Your employees are your greatest asset, and it isn’t limited to your work environment or productivity. Employees are your first line of defense in cybersecurity. There are many ways you can fortify your company’s resources—with firewalls, limiting access to shared drives—but one of the simplest and most overlooked way is through your employees’ passwords.
What is a Strong Password?
We have all heard it before: strong passwords are essential to online security. But, what is a strong password? Strong passwords are complex, meaning they make little to no common sense. Numbers and special characters are great when used appropriately. According to Forbes, “The five most common passwords, that SplashData found in ’s password dumps: 1232546, password, 12345678, qwerty and 12345.” They may be easy to remember, but passwords like these are among the first hackers try. Forbes goes on to explain, “choosing common words from the dictionary isn’t any better. Among those that made SplashData’s list: welcome, monkey, football, dragon, master, and cheese.” If your passwords contain any of these keywords, you should probably change them now.
But how do you create strong, complex passwords, if these generic words are off the table? There are a few steps you can take, beyond keyboard smashing out a new password for every account. First, you should avoid using regular word patterns, such as MyPasswordIsLong, KentuckyFriedChicken, JustDoIt. Lifewire suggests injecting numbers and special characters in place of letters. “These passwords will take exponentially longer for a dictionary program to guess.” For example, jellyfish can become jelly22fi$h. The length of your password is also important. Most websites suggest 8-12 characters, but Wired says 12-15 characters is much safer. “It becomes way harder for a hacker to use brute force, much less guess your password.” When used properly, these tips can help build strong, complex passwords.
But weak passwords alone are not the problem, reusing complex passwords is just as harmful and prevalent. “Not even password complexity can protect accounts when password reuse is rampant.” Reusing passwords sounds great in theory. They are easy to remember and maybe even contain a special character and number. You aren’t alone in this thinking. In the 2018 OpenVPN survey, it was discovered a quarter of employees “reuse the same password for everything.” From social media to their work email, it is all the same. Unfortunately, duplicating passwords across websites is a serious security threat. You may not care that your employee’s Facebook password is the same as their work email, but a hacker does. “Individuals who use the same password to protect multiple portals risk compromising both their personal and work information.” One cybersecurity breach from an employee that uses the same password across accounts means your company is at risk.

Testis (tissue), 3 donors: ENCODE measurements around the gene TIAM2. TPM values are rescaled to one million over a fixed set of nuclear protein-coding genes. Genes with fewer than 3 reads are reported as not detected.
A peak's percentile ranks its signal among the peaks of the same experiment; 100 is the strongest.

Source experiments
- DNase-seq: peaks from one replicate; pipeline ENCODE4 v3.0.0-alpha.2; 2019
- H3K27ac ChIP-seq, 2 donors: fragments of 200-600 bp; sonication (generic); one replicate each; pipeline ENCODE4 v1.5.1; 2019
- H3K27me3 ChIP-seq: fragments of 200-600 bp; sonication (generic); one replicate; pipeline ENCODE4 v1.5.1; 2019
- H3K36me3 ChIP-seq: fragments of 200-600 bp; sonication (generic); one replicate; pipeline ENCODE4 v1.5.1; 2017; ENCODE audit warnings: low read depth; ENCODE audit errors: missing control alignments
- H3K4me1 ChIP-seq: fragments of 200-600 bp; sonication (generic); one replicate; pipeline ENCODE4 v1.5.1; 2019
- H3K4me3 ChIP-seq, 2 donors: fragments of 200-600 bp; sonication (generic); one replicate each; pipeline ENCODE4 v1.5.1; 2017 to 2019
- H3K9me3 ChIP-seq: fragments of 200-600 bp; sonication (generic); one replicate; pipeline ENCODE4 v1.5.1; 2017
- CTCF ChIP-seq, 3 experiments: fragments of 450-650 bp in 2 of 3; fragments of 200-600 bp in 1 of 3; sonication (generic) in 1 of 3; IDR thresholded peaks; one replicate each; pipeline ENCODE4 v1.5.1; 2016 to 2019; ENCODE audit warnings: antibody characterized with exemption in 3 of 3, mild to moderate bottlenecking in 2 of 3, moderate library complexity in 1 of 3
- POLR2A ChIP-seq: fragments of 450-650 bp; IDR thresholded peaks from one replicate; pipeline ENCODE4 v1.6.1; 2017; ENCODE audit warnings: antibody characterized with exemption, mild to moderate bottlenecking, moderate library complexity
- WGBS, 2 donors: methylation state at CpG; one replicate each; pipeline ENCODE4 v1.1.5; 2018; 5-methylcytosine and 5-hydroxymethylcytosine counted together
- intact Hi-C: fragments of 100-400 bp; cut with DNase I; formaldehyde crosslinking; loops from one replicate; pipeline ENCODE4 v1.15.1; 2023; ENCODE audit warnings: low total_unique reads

Remembering 25 unique, complex passwords can be impossible, but there is help. You can invest in a password manager. A good password manager can store your passwords with two-step authorization process and create complex passwords for your accounts. According to Wall Street Journal, “when you download a password manager onto your phone or install it on your computer, it can import the passwords you saved in your browser and evaluate their level of strength—including how many times you’ve reused them.” Nothing is 100 percent, but password managers prevent you from falling victim easily. “While password managers aren’t zero-risk, they’re a good line of defense that keeps you from being low-hanging fruit—unlike people who are, for instance, storing their passwords in draft emails, using common words as passwords or using the same passwords across multiple sites.” Password managers help your employees use unique, complex passwords across accounts and protect your assets.
Your employees are essential to your company and cybersecurity. Their education on protecting their own assets and yours is important. The OpenVPN survey found “employees are less likely to shy away from security training and are more incentivized to change their approach to cybersecurity when they are sent encouraging messages for safe internet behavior.” If you are worried about cybersecurity safe practices, Access Systems can help you. Schedule a cybersecurity workshop today! Please contact Derick Tallman for any inquiries: firstname.lastname@example.org.